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25 years of health IT: Highs & lows

Wed, 10/01/2014 - 06:30

When the US government began charting an ambitious course to modernize healthcare and prepare a foundation for the future, it faced its share of detractors and advocates. With the clarity of the passing years, both have been proven right and wrong. Technology experts are driving success and will overcome the challenges, executives agreed. "The industry has rapidly deployed the dramatic changes and innovated as a result of the last several years after the Affordable Care Act," said Ash Shehata, partner in the Global Healthcare Center of Excellence at KPMG. "IT has been at the center of the transformation."

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Opinion: Medical mergers are driving up health costs

Wed, 10/01/2014 - 06:29

Health-care costs are going up, and there's a lot of debate about why. Is it the high cost of drugs or our aging population? Is it Americans' insistence on having the newest, most high-tech care? Each of these may contribute to rising costs. But a close look at the data reveals that one factor is increasing costs in recent years more than anything else: consolidation among hospitals and doctors. Consolidation means many things, from the merger of two hospitals or health systems to an acquisition of a physician group by a hospital. Generally, however, when providers consolidate, private insurers end up paying more for services. [Subscription Required]

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NJ Supreme Court ruling protects confidentiality of hospital's investigation in medical malpractice case

Wed, 10/01/2014 - 06:27

Patients who sue a hospital for medical malpractice are not entitled to records documenting the hospital's internal examination into what went wrong, the state Supreme Court has ruled, upholding a 2004 law intended to encourage medical professionals to learn from and prevent future mistakes. The ruling, released Monday, stems from a medical malpractice lawsuit brought by Esther and Gedalia Applegrad, who alleged their daughter's brain injury and seizure disorder were caused by a series of mistakes made during the baby's delivery and care at Valley Hospital in Ridgewood in May 2007.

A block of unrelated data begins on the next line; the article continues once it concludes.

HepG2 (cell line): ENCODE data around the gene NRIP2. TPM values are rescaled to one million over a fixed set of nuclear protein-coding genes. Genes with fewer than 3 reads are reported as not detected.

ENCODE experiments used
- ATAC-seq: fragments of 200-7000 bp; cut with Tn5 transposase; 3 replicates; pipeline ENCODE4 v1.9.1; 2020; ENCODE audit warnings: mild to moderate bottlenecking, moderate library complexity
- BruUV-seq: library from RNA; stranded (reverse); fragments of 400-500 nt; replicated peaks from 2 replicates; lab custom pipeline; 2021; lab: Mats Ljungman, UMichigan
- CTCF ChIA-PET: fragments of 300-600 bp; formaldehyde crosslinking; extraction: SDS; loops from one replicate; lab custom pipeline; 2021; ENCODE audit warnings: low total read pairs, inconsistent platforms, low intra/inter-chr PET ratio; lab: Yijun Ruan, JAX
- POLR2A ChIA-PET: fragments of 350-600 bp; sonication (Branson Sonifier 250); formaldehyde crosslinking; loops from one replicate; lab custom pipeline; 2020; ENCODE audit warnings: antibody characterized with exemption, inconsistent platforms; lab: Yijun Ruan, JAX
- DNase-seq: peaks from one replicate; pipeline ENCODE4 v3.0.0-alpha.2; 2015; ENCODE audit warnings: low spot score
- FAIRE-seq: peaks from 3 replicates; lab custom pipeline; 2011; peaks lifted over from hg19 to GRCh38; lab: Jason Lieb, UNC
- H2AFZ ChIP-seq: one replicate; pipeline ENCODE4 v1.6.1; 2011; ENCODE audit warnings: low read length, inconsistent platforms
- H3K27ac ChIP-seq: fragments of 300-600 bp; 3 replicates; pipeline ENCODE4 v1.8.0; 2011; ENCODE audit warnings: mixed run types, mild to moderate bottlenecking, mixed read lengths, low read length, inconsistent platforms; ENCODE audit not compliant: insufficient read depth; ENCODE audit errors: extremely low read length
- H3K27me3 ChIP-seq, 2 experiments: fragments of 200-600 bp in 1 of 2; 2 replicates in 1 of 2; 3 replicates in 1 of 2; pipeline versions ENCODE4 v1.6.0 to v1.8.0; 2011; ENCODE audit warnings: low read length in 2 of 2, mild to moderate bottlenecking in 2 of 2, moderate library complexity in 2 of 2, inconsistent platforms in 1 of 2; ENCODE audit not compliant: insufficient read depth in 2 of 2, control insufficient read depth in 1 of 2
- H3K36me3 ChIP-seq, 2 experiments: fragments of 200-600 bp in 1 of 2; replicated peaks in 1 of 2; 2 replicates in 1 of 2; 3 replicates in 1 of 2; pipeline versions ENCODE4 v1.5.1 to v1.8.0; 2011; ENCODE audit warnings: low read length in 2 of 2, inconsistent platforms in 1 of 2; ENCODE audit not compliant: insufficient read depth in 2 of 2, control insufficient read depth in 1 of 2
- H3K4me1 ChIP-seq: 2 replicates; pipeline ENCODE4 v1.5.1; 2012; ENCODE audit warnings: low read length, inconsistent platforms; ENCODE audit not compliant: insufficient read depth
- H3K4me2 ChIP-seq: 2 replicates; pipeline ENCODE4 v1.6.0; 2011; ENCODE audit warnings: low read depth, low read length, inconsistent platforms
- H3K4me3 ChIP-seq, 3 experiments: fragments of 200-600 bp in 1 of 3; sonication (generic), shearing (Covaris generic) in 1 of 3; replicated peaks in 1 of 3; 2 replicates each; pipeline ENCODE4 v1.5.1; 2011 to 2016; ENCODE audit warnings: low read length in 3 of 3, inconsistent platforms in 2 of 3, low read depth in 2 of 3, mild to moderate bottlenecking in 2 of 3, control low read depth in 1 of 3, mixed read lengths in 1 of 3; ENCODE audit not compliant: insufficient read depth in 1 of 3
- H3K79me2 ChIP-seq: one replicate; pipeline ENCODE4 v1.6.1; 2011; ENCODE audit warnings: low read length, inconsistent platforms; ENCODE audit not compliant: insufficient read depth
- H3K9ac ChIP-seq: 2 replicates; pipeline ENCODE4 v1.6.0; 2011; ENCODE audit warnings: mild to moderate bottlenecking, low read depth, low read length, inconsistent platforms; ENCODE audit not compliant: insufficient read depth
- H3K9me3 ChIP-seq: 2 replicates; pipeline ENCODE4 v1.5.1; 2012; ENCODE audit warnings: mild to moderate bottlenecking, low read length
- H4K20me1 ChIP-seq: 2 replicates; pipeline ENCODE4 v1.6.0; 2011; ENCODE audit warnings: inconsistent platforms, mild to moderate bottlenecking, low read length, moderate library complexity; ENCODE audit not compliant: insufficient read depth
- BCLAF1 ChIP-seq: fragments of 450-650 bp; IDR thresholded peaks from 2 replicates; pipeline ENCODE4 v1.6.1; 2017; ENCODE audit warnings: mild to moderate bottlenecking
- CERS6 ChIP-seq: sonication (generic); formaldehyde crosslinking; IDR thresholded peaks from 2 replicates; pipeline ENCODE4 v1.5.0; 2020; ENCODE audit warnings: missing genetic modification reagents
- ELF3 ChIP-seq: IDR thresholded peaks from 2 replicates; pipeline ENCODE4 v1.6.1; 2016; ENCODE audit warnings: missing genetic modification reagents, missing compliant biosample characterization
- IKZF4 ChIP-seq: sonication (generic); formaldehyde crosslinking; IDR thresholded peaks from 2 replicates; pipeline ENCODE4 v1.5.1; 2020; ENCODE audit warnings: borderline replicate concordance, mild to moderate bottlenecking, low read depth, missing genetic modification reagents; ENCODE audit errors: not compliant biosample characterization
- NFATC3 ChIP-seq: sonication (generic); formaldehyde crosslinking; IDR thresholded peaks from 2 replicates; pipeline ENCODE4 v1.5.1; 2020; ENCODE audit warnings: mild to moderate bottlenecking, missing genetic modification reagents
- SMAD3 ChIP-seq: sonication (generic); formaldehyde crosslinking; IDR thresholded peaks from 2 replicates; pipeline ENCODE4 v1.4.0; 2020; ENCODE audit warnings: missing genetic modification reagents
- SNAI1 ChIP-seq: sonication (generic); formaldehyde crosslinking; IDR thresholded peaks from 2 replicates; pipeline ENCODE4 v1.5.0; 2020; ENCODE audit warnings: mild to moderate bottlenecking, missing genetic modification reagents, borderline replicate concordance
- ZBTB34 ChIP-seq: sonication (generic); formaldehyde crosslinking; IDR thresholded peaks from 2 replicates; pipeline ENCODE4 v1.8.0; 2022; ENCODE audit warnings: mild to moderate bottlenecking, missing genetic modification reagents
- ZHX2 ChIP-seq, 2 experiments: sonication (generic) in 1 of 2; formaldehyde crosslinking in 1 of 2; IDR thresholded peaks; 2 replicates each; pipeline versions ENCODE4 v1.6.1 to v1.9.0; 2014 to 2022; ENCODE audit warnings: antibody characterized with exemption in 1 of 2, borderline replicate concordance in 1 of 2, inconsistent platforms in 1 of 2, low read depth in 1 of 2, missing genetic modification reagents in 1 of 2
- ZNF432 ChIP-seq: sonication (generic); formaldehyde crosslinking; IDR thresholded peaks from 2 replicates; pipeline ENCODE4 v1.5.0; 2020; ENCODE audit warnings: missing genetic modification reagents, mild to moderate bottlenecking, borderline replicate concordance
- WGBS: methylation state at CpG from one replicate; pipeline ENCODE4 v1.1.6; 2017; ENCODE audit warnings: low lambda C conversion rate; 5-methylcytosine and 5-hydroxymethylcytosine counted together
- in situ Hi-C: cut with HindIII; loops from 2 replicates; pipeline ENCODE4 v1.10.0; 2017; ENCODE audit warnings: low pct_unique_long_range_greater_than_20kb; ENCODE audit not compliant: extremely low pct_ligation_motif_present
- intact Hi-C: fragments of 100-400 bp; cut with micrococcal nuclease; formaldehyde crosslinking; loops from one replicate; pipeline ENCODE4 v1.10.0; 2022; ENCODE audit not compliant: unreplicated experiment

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Top Provider Billing Mistakes Are Changing

Tue, 09/30/2014 - 06:57

Rapidly advancing fields such as molecular diagnostics pose some of the newest challenges for providers, who must bill with precision or risk losing reimbursements.

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Hospitals Seeking Physician Alignment

Tue, 09/30/2014 - 06:54

Healthcare leaders face challenges on multiple fronts as they try to redefine physician-hospital alignment for a value-based system that is just taking shape.

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What we've learned from four years of diving into dollars for docs

Tue, 09/30/2014 - 06:44

On Tuesday, the federal government is expected to release details of payments to doctors by every pharmaceutical and medical device manufacturer in the country. The information is being made public under a provision of the 2010 Affordable Care Act. The law mandates disclosure of payments to doctors, dentists, chiropractors, podiatrists and optometrists for things like promotional speaking, consulting, meals, educational items and research. It's not quite clear what the data will show — in part because the first batch will be incomplete, covering spending for only a few months at the end of 2013 — but we at ProPublica have some good guesses. That's because we have been detailing relationships between doctors and the pharmaceutical industry for the past four years as part of our Dollars for Docs project.

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Study: Cancer costs 'skyrocketed' despite drug cuts

Tue, 09/30/2014 - 06:41

The cost of treating cancer has "skyrocketed" despite a 2003 law that sought to control Medicare drug costs, including the cost of chemotherapy, according to a new study. Research published Monday in the Journal of Clinical Oncology found that oncologists did not stop prescribing expensive cancer drugs even after Medicare cut the drugs' reimbursements in 2005. In fact, the aggregate cost of cancer care rose by as much as 60 percent between the passage of the law in 2003 and 2013, the study noted.

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Federal doctor ratings face accuracy, value questions